European Central Bank tells regulators to hurry up before Libra launch

European Central Bank tells regulators to hurry up before Libra launch

The slow, careful and deliberate approach regulators have taken towards cryptocurrency just won’t cut it in the age of Libra. That’s the word from the European Central Bank (ECB), which stresses that regulators need to step up and act fast in the age of a digital currency offered by Facebook.

Bloomberg reports Executive Board member Benoit Coeure of the ECB feels the current pace of regulators just won’t cut it when it comes to Libra. “It’s out of the question to allow them to develop in a regulatory void for their financial service activities, because it’s just too dangerous,” Coeure said. “We have to move more quickly than we’ve been able to do up until now.”

Ten years after Bitcoin was first introduced by Satoshi Nakamoto, many countries lack the regulation necessary to protect their citizens from many of the more criminal elements in the crypto world. Despite hundreds of millions in scams, fraud, or just terrible management of cryptocurrency exchanges, regulators have taken their time in implementing laws because they wanted to get it just right.

That’s a luxury they can no longer afford, as Facebook and their Libra partners are about to unload their digital currency on a potential 2 billion users. Coeure is now critical of those regulators and the banking industry as a whole for not adapting more quickly. “All these projects are a rather useful wake-up call for regulators and public authorities, as they encourage us to raise a number of questions and might make us improve the way we do things,” Coeure said.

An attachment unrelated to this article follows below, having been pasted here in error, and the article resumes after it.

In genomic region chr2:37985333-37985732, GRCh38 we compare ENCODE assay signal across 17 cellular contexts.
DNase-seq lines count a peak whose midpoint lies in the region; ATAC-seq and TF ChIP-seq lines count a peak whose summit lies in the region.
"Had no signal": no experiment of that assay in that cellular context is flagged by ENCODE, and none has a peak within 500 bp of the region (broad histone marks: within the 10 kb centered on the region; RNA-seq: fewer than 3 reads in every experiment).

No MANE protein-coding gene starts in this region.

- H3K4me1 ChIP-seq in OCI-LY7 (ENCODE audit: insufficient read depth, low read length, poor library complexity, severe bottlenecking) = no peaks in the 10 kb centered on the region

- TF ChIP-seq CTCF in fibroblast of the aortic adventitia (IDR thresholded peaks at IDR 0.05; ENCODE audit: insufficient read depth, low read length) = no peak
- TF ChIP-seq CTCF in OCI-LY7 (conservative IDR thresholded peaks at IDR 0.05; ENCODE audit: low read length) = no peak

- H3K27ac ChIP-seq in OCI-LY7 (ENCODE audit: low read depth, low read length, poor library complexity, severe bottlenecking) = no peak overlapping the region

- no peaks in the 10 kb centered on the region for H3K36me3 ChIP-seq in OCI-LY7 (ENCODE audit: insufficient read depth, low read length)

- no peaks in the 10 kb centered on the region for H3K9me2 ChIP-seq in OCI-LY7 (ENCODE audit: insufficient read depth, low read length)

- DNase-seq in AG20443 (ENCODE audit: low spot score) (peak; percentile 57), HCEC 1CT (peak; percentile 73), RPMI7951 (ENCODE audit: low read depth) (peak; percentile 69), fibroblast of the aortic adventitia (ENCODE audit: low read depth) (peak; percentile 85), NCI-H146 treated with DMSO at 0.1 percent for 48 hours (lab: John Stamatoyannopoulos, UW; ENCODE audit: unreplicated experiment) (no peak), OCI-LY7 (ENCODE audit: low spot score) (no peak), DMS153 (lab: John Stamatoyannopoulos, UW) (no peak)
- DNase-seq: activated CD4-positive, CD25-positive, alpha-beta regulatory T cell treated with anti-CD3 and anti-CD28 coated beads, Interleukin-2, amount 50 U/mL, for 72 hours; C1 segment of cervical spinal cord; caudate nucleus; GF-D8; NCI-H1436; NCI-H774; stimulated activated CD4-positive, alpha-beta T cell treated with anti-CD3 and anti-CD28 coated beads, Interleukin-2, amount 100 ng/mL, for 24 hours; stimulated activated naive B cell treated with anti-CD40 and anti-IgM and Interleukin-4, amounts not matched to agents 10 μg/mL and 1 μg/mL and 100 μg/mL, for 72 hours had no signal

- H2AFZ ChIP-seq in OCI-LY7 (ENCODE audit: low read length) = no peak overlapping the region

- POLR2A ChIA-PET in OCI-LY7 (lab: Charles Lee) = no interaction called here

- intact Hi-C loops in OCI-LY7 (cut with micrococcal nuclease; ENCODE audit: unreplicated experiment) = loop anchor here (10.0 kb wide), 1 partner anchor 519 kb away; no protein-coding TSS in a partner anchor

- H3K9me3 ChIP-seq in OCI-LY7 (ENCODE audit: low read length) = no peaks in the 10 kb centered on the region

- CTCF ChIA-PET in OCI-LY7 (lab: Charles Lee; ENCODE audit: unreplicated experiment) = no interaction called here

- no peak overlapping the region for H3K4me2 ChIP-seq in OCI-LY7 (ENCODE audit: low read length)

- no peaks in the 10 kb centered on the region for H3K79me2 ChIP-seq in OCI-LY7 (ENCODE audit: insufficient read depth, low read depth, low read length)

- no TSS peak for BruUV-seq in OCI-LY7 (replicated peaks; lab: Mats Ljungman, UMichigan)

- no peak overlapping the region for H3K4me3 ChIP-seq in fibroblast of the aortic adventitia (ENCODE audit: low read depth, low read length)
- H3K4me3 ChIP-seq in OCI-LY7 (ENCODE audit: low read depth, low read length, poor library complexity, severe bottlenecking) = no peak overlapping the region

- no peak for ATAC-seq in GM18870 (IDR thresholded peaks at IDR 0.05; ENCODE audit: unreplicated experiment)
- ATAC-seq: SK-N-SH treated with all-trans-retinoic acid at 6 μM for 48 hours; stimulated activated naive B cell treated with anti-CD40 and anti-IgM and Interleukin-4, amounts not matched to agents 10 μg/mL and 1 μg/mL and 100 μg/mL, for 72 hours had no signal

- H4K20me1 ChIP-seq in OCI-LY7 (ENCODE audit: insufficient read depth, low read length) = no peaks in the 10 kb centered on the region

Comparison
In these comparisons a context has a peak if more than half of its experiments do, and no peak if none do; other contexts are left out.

Useful wake-up calls are nice, but with Libra less than a year away, many government officials seem to be focusing on the company rather than the bigger issues. Several members of the U.S. Congress question the problems the world already knows that Facebook has, such as fake accounts and Russian manipulation. They ignore the bigger, overarching problem of a lack of regulation for digital currency as a whole.

Dark coins, of which there are thousands offering little to no value in the cryptocurrency market, are offered by nearly anonymous developers, and many ask for investment with no prospect of offering any value or returns.

This has been a problem for years, but thankfully, Facebook is now waking the world up to it. Even if Libra never provides the value that Bitcoin can, at least it woke the right people up to the ills of the industry.

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